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Tennis in France

France is home to one of the 4 major tennis tournaments: the French Open. Every year in late May and early June world tennis descends upon the Stade Roland-Garros for the only one of the four majors to be played on a clay surface. The slow surface means that the players have to show great stamina and patience to win matches. After 7 rounds, the eventual winner of the tournament will have to have shown great character to have come through both the mental and physical battle.

Rafael Nadal unstoppable on clay

There are certain players who are clay court specialists and they are the type who excel in Paris. The leading winner of the men’s tournament with 10 titles is Spain’s Rafael Nadal. In all, he has won 15 grand slams, but it is on clay that he feels most at home. His two great rivals, Roger Federer and Novak Djokovic, have both won it once each, but they are clearly more at home on faster surfaces.

The most successful ladies’ winner on clay surface has been Chris Evert with 7 victories. Steffie Graff managed to win 6 titles and of the modern day players Serena Williams has won on 3 occasions. However, Williams has managed to win 20 titles away from Roland-Garros, so clay is quite clearly not her favorite surface.

The French love their tennis and there are over a million registered players in the country. The crowd is not afraid to show its emotions at the event, and in 2017 the 2016 ladies winner Garbine Muguruza complained bitterly about the crowd’s lack of respect for her in her defeat of a local French player. The French are desperate for their own players to succeed, and the last players to do so were Mary Pearce, who won the ladies title in 2000, and Yannick Noah, who won the men’s title in 1983. During this long period of little success, the French have produced many fine players but none who could cope both with the difficult surface and the weight of expectation placed on them by the partisan home crowd.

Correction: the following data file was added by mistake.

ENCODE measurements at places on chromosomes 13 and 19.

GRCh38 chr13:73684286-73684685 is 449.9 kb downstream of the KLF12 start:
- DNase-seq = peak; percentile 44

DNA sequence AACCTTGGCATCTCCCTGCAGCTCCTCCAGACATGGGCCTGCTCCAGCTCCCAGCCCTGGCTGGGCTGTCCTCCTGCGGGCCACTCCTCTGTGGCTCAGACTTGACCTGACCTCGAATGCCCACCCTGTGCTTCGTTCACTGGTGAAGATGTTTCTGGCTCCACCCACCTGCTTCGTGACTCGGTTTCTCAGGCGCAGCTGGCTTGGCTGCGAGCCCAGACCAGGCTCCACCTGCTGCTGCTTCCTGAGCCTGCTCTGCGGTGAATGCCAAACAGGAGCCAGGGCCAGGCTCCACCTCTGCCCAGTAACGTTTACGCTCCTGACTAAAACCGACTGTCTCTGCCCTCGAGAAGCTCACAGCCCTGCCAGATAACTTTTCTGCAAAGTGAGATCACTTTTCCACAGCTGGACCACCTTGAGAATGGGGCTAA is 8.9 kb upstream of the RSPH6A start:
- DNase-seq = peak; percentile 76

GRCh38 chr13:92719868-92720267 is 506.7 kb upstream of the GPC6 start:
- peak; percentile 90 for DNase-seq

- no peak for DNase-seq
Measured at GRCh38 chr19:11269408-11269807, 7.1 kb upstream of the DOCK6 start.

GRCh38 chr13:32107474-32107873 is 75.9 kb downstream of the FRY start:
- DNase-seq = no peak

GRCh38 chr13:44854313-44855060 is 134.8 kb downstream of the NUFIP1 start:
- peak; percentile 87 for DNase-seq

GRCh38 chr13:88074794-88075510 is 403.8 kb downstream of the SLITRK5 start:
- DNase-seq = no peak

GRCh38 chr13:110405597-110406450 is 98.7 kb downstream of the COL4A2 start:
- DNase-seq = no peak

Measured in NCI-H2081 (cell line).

Yannick Noah pictured with Mary Pearce

Mary Pearce won her title in 2000, having previously won the Australian Open in 1995. She also reached the finals of the French Open in both 1994 and 2005. Yannick Noah’s 1983 win was the first French men’s success for 37 years, which means that the home nation has only won the title once in the last 71 years. A player who did come close to winning the title was Henri Laconte. In the 1988 finals he lost to Ivan Lendl, but throughout his career he had many fans as a result of his style of play. He also reached the semi-final stages at Wimbledon and the quarter finals at Flushing Meadow, the home of the United States open.

Amelie Mauresmo was a fine player whose style was never suited to the clay surface. She only ever reached the quarter finals in Paris, yet in her career she won both Wimbledon and the Australian Open in 2006. Marion Bartoli was slightly better on the clay and in 2011 she reached the semi-finals. However, her greatest success came in 2013 when she won the Wimbledon title, having been the runner up the year before.

Today’s number 1 player is Jo-Wilfred Tsonga, who plays with the same panache and style as previous French players. On his good day he can beat any player in the world, but, sadly, he lacks consistency and a good tournament will often be followed by a disappointing one. So far, he has reached the semi-finals in both Paris and London, and in 2008 he made it all of the way to The Australian Open Finals before losing to Novak Djokovic. Maybe it won’t be too long before he becomes the next French winner of the Roland-Garros Open.